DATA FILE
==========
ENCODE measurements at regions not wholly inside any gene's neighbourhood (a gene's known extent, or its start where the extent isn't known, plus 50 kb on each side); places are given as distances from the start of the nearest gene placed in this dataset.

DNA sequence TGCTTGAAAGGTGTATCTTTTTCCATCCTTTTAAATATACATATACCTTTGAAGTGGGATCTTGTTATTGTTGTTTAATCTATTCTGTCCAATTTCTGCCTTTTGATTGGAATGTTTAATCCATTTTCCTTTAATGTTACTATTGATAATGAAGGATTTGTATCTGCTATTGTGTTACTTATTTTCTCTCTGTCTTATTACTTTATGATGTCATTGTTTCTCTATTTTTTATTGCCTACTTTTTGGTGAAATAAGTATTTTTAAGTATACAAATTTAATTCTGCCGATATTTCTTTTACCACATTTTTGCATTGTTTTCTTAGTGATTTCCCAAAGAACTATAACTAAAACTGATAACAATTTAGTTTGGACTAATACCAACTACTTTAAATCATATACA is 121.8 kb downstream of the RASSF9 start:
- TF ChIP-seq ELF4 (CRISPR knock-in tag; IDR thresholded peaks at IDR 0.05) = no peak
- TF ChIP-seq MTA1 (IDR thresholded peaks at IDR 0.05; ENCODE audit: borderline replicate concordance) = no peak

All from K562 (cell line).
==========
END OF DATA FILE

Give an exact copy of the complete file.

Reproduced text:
ENCODE measurements at regions not wholly inside any gene's neighbourhood (a gene's known extent, or its start where the extent isn't known, plus 50 kb on each side); places are given as distances from the start of the nearest gene placed in this dataset.

DNA sequence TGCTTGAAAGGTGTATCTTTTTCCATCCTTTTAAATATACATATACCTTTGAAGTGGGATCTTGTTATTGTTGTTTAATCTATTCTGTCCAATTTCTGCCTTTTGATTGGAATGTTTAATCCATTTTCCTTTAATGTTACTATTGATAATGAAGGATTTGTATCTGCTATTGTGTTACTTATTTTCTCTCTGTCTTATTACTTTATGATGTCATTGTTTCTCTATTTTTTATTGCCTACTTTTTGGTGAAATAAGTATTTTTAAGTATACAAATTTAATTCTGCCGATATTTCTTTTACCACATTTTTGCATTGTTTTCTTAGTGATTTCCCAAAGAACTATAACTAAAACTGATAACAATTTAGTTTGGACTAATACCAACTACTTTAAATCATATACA is 121.8 kb downstream of the RASSF9 start:
- TF ChIP-seq ELF4 (CRISPR knock-in tag; IDR thresholded peaks at IDR 0.05) = no peak
- TF ChIP-seq MTA1 (IDR thresholded peaks at IDR 0.05; ENCODE audit: borderline replicate concordance) = no peak

All from K562 (cell line).